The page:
Larger-Than-Life Wildlife Coming to the Port Lands

A rendering of a playground with a large owl structure.


POSTED: MAY 13, 2024


In This Blog:


  • A new park nestled around the renaturalized mouth of the Don River will open in 2025. 

  • This Spring, we’re welcoming a few playful animal structures to their new home, including a large Snowy Owl. 

  • These play features invite kids and adults to play in ways that are both challenging and imaginative. This approach to play is a pilot for a much larger play experience along the western edge of the island. When you see the play features come together, imagine that this is just a glimpse of what’s possible. 


As we get closer to completing the new mouth for the Don River in the Port Lands, work is underway on new parks that will line the river valley. Opening in Summer 2025, these will be places where people of all ages can play, eat, relax or just enjoy views of the river valley and lake. 

The park on the north side of the new river valley includes distinctive structures, some of which are being installed this Spring. 


The Snowy Owl and Reaching Raccoon 


A large owl play structure in a warehouse.

The snowy-owl play structure under construction.


The first structure to call the Port Lands home is this snowy owl. The owl has a stage built into its belly, and it will be surrounded by seating that looks like a nest. The stage is meant for kids to perform impromptu or imaginative shows. It also includes sound features such as a drum, bells, and talk tubes for the ‘director’ to call up to the performers waiting in the wings.  


People stand in a large play structure.

The Owl is also large enough for adults to climb inside.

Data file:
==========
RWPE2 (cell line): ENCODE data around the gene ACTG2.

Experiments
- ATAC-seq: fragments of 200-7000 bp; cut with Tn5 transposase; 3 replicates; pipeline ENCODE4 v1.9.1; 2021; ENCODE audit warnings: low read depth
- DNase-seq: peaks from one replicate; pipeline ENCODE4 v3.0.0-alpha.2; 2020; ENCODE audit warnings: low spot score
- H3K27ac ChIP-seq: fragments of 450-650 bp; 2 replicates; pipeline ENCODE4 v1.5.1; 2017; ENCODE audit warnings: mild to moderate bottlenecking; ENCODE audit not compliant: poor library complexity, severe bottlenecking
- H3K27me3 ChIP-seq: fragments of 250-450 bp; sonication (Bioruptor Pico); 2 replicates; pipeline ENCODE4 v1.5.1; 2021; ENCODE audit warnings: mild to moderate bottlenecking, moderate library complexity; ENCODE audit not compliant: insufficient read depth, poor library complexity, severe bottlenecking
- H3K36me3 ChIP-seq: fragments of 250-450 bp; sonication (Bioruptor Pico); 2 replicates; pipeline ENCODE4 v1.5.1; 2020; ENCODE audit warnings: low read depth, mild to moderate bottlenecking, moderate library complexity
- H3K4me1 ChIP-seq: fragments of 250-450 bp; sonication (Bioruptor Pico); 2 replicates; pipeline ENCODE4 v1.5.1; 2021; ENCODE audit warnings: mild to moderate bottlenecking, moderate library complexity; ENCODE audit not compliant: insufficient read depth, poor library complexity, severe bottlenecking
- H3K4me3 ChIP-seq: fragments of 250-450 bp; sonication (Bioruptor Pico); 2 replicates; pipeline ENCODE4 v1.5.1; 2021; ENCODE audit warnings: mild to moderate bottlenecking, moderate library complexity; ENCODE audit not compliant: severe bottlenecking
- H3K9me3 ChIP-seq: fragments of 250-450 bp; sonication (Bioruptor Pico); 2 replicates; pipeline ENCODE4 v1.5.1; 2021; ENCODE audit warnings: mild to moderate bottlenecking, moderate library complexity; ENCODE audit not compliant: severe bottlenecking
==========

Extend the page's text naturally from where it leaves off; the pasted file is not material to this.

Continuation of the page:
A rendering of a large playground with a racoon.

A raccoon near the picnic areas will give kids a place to play in view of their caregivers.


Joining the snowy owl is the reaching raccoon,  of course inhabiting the nearby picnic area. Crews will install the raccoon later this Spring. 


An unexpected landscape: the badlands scramble 


While it’s not an animal, the largest play structure in this park is also unusual for Toronto. The 1600-square-metre ‘badlands scramble’ is inspired by the Cheltenham Badlands.  Its wavy terrain will be surrounded by planting beds and a pathway. It has three tiers or levels, broken up with flat sections of stone pavement and includes a water feature that invites kids to collaborate to pump water down its winding slopes. 

A playground under construction.

Building the ‘badlands scramble’ involves forming complex outlines out of lumber and steel, and then filling them with shotcrete – a method of spraying concrete onto surfaces that are not flat to create a rock-like surface.


A badlands mockup in a playground with construction workers on it.

 A mock-up of the badlands scramble crews used to test their technique and make sure the materials worked as planned. 



Animals That Are Significant in Indigenous Stories


A drawing of a bear interactive play structure.

Carved animal play features will incorporate Indigenous stories and culture in the playground. 


The playground will feature a series of carved wooden animals designed for play. The play manufacturer was guided in the choice of species and representation by Indigenous project team members from Mississaugas of the Credit First Nation and MinoKamik Collective.  


The animals are also dodems, animals that represent a clan or family line in the Anishnaabe, Ongwehonwe, and Huron cultures. Each animal is associated with clan characteristics and important community teachings. In the park, you’ll find a bear, beaver, eagle, turtle, otter, wolf and musky fish. 


Want to explore more of the Port Lands? Check out the self-guided tour!